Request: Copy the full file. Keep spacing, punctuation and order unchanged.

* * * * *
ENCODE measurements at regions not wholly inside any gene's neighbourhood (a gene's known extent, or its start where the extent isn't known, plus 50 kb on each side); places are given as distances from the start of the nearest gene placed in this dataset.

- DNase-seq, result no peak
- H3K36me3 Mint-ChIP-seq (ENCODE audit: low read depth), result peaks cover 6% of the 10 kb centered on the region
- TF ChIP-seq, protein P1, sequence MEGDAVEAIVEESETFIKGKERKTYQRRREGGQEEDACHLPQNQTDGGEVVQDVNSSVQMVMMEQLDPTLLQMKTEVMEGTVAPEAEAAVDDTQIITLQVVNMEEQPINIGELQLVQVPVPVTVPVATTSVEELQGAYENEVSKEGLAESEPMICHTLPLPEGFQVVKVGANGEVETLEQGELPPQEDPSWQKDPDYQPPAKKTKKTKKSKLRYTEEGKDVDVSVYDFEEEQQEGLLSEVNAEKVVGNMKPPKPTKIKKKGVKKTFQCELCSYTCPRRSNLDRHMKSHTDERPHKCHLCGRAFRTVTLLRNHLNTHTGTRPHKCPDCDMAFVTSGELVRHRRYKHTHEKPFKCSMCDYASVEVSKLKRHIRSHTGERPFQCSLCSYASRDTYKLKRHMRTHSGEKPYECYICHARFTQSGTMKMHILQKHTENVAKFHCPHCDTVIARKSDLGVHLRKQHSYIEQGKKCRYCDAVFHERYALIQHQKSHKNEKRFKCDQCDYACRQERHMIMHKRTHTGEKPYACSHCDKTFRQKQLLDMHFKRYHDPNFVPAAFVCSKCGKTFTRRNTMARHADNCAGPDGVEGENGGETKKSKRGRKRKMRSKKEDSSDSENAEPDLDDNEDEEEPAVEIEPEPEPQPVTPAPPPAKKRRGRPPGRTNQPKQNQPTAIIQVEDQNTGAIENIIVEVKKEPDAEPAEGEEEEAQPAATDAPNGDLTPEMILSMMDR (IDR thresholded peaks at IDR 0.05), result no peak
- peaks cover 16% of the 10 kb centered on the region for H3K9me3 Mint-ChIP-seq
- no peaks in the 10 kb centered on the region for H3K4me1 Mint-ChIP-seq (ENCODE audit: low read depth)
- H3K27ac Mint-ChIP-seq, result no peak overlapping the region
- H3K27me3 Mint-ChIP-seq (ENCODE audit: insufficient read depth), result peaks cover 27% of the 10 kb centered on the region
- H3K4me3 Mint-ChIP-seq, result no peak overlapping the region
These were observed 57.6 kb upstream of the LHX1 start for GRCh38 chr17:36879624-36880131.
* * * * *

ENCODE measurements at regions not wholly inside any gene's neighbourhood (a gene's known extent, or its start where the extent isn't known, plus 50 kb on each side); places are given as distances from the start of the nearest gene placed in this dataset.

- DNase-seq, result no peak
- H3K36me3 Mint-ChIP-seq (ENCODE audit: low read depth), result peaks cover 6% of the 10 kb centered on the region
- TF ChIP-seq, protein P1, sequence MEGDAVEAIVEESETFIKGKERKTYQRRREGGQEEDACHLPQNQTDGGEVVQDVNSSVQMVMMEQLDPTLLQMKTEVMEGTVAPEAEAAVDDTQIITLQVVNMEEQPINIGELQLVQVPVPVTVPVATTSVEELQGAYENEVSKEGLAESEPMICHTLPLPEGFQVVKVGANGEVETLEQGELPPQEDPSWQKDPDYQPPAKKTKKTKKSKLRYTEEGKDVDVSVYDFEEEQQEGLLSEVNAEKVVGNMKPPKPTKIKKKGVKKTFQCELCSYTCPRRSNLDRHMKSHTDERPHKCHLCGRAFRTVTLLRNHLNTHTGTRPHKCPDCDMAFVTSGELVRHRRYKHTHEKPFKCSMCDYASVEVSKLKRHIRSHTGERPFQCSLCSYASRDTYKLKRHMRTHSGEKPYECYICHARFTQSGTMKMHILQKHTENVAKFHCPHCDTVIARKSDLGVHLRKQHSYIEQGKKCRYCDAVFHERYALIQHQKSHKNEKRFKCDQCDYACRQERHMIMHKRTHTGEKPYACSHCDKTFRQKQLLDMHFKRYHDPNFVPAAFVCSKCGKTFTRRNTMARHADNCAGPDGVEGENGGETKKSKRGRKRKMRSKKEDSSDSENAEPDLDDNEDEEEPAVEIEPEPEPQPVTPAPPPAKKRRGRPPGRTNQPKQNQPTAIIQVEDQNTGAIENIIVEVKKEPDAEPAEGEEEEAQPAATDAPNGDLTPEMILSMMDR (IDR thresholded peaks at IDR 0.05), result no peak
- peaks cover 16% of the 10 kb centered on the region for H3K9me3 Mint-ChIP-seq
- no peaks in the 10 kb centered on the region for H3K4me1 Mint-ChIP-seq (ENCODE audit: low read depth)
- H3K27ac Mint-ChIP-seq, result no peak overlapping the region
- H3K27me3 Mint-ChIP-seq (ENCODE audit: insufficient read depth), result peaks cover 27% of the 10 kb centered on the region
- H3K4me3 Mint-ChIP-seq, result no peak overlapping the region
These were observed 57.6 kb upstream of the LHX1 start for GRCh38 chr17:36879624-36880131.